The New York Times, Washington Post, Wall StreetJournal world-wide newsbox,and USA Todayall lead with the White House releasing its already heavily previewed $2.77 trillion proposed budget, which increases defense and homeland security spending while trying to rein in Medicare and trim or outright kill other domestic programs. The plan also calls for making the president's tax cuts permanent, which would cost about $1.5 trillion over the next 10 years. The Los Angeles Timesoff-leads a budget analysis but leads with a private eye to the stars getting hit with a 110-count federal indictment for racketeering and conspiracy. He allegedly spied on—and sometimes for—Sly and others.
The budget calls for euthanizing 141 programs and includes cuts for education programs, some crop subsidies, and food aid to the poor. The NYT says proposed savings from entitlement cuts is $65 billion.
Not that any of this is likely to happen. As the NYT gently notes, "It is unclear how much appetite Congress will have in a critical midterm election year for further spending cuts."One financial analyst was not so gentle, telling the Post, "This budget is not going to happen. Of all the budgets I've seen recently, this is the one going nowhere the fastest." Moderate Republicans seemed intent to prove that point, with Sen. Arlen Specter describing some of the cuts as "scandalous."
Which is probably a good thing, because as the papers detail, the overall budget numbers are bogus, or, as the Post puts it, full of "heroic assumptions." Perhaps to show that the administration is on track to cut the budget in half by 2009, the budget writers omitted a few small items such as the costs of Iraq, Afghanistan, Katrina, and dealing with the bloated Alternative Minimum Tax. Total cost of those hidden charges: about a half-trillion dollars over the next five years. Per usual, the numbers-check stories are placed prominently for easy spotting on A10 and elsewhere in the papers' nether-regions.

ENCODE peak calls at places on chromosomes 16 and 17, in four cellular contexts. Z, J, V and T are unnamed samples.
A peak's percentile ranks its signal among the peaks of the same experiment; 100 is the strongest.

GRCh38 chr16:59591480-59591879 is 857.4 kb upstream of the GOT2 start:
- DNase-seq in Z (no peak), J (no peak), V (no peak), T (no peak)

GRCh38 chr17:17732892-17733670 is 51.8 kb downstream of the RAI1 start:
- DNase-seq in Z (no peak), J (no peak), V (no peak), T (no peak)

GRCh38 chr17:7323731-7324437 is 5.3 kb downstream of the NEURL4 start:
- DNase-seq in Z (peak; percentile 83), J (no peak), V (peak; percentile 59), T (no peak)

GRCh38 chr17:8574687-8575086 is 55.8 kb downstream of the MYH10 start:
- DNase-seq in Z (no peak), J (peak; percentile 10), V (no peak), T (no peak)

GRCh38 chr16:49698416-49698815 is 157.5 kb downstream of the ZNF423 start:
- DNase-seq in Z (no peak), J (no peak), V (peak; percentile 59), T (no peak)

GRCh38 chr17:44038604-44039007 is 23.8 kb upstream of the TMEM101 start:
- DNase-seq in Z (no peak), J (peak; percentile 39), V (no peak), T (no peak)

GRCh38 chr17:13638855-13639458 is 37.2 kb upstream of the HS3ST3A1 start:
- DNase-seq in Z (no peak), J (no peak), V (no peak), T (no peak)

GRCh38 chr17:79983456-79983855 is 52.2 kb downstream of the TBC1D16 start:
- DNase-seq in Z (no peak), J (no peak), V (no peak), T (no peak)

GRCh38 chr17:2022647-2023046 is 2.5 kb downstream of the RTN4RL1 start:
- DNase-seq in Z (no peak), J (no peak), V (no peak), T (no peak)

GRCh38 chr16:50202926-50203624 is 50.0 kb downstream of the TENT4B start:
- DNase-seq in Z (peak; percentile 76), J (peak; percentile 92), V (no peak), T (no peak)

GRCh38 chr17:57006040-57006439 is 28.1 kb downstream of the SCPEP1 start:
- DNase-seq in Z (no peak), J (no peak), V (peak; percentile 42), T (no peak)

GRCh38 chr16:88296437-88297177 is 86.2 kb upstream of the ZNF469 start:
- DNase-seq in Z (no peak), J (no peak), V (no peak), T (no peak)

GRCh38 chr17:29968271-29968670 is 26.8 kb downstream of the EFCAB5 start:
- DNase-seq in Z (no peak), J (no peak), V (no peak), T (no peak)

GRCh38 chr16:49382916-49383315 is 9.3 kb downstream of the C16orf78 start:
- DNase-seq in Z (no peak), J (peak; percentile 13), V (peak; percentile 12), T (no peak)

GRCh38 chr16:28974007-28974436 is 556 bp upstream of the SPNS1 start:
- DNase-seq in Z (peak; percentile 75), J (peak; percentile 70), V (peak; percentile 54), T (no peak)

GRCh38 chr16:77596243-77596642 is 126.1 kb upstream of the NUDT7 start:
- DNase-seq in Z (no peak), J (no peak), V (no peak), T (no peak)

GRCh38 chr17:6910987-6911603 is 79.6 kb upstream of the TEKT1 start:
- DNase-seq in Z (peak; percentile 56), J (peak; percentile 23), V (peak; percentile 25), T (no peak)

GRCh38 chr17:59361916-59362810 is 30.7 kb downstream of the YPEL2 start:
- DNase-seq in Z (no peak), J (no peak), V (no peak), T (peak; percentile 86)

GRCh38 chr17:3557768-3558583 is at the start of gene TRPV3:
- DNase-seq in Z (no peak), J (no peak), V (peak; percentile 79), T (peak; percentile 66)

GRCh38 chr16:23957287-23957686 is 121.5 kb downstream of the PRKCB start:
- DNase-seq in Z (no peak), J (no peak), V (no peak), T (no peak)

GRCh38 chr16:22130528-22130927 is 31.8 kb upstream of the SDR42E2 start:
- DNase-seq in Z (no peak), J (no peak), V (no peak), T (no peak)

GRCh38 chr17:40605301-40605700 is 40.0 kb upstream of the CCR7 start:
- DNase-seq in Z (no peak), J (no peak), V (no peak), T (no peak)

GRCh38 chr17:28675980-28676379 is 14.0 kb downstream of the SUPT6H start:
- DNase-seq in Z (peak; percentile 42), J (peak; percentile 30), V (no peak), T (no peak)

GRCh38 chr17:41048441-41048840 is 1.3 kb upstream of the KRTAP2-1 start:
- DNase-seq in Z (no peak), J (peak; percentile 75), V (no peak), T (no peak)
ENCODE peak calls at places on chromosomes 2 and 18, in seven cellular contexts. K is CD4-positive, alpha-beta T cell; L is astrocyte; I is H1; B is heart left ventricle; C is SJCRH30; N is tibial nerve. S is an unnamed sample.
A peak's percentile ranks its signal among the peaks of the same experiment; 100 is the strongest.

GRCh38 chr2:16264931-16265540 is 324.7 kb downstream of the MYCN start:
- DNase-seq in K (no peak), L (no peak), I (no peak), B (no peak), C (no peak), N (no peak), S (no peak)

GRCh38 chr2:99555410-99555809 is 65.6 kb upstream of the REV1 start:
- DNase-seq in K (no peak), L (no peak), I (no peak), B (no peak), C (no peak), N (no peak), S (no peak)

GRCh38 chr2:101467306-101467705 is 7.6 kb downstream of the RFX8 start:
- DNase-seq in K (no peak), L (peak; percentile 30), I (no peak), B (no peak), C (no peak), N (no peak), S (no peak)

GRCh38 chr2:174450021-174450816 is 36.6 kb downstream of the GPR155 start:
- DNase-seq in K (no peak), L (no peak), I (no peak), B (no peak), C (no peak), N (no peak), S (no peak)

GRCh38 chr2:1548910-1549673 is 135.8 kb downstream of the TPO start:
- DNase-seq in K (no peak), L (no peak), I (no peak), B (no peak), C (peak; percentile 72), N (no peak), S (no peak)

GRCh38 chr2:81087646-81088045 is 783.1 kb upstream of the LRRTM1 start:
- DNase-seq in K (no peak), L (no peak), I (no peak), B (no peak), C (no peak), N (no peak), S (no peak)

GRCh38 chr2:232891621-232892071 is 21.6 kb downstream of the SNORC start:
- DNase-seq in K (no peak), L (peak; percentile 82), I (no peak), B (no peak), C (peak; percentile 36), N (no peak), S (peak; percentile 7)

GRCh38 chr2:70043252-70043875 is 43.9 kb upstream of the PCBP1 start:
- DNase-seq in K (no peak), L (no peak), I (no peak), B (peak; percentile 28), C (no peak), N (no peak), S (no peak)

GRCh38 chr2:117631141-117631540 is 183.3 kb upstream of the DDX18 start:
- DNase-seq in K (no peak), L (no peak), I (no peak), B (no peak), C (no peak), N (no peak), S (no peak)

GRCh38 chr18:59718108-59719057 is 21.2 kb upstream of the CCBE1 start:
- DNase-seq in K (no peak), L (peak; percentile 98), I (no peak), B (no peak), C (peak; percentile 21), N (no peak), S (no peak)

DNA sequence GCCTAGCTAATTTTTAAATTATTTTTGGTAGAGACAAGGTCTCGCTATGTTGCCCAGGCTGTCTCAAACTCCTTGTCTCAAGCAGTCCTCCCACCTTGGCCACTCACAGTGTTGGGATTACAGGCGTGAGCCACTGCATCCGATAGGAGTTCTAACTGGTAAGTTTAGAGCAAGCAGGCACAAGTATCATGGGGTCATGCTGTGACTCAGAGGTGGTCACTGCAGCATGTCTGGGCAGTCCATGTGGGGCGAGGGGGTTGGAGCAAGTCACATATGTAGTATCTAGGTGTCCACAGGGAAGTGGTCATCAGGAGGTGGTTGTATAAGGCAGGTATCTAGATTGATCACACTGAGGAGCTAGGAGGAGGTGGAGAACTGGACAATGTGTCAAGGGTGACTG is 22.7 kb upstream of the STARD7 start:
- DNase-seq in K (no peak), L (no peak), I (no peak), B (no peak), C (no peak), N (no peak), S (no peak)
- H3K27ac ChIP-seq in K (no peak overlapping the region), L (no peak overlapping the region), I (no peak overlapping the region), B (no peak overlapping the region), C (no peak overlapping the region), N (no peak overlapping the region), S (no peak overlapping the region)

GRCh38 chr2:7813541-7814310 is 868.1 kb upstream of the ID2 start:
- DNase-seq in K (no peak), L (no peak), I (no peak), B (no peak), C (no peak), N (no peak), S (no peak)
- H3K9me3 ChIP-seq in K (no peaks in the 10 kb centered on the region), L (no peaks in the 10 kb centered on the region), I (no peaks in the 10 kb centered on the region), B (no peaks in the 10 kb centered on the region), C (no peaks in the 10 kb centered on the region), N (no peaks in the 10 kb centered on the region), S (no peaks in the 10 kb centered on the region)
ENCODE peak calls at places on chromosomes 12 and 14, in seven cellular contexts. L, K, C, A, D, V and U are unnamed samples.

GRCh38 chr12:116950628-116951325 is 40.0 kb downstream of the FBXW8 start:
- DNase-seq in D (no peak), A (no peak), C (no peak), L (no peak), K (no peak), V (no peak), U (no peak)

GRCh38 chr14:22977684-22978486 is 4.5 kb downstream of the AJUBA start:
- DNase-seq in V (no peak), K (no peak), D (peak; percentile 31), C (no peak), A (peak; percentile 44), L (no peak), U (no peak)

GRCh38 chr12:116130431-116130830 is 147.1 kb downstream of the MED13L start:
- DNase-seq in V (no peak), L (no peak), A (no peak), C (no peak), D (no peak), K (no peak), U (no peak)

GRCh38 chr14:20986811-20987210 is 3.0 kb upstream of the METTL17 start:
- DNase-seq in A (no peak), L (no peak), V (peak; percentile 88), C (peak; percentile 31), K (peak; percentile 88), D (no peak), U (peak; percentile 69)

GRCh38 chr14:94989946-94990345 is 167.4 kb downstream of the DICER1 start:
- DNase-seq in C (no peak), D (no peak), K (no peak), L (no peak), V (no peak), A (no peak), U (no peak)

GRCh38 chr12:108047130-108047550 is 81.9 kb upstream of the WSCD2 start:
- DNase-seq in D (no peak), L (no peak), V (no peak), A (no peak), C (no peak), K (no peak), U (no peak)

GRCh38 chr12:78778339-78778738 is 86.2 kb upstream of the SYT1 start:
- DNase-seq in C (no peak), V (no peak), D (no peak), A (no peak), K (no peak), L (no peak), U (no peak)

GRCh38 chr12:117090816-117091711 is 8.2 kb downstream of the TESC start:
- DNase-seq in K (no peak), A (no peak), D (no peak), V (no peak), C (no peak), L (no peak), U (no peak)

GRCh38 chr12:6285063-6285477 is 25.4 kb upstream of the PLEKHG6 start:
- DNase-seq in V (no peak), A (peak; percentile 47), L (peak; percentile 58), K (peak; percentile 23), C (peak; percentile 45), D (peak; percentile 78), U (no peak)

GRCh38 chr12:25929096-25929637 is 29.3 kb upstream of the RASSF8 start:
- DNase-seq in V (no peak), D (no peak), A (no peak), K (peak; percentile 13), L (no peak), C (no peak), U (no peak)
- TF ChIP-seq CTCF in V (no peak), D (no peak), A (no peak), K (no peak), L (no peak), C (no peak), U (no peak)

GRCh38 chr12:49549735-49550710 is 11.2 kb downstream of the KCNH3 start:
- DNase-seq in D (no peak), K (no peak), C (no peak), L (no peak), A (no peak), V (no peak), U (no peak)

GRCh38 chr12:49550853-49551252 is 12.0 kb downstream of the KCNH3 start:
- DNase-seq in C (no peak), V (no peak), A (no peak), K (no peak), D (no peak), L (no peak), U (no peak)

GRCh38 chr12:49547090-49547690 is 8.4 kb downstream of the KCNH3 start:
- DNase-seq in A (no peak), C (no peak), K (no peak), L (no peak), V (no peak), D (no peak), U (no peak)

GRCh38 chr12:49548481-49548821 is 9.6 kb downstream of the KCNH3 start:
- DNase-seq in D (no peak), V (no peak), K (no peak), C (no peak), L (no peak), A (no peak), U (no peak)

Everybody fronts the opening day of this week's Senate hearings on the warrantless spying. The only witness so far has been Attorney General Alberto Gonzales, who politely suggested that Congress bugger off. In what caused a bit of a stink, committee Chair Sen. Specter chose not to have Gonzales give his testimony under oath.
Asked why the White House didn't chat with Congress before it decided to bypass the whole warrant thing, Gonzales said, "The short answer is that we didn't think we needed to, quite frankly."
A few Republican senators weren't happy about that. "In all honesty, Mr. Attorney General," Sen. Lindsey Graham said, the "argument that you're making is very dangerous."
Slate's Emily Bazelon notes that despite the occasional verbal tussle, the ground rules Specter seems to have agreed to have left the hearings neutered: "No witnesses other than Gonzales. No new details of the National Security Agency spying program that the committee was supposed to be inquiring about. No request for the Justice Department's internal legal memorandums about the legality of the NSA program."
Everybody mentions the still-growing violence in response to the cartoons that depict the prophet Mohammed: Five Afghans were killed, most by police when protesters tried to storm the U.S.'s Bagram airbase. Crowds in Tehran set fire to the Danish Embassy. There were other major protests in Turkey, Indonesia, India, and Thailand.
A Page One piece in the Journal details how the protests came about and why they took so long to metastasize. The cartoons were first published in the fall. And some Danish clerics were super-angry. "This was the last drop in a cup of resentment, disappointment and exploitation," said one. But it took a while to fan the flames, and it turns out Egypt lent a helping hand. "Egypt's embassy played a fundamental role," said one of the early organizers. There's also speculation that Saudi Arabia has added fuel to the fire.
Don't lose too much sleep over it … The NYT announces on Page One, "RECORD SALES OF SLEEP PILLS CAUSE WORRY." The paper details the ever increasing number of Americans gobbling up the drugs. It then goes on to offer the requisite spooky story about somebody who had a nasty side effect. And then, in the 11th paragraph, we learn that the FDA seems to have no evidence of a high "number of complaints." Oh.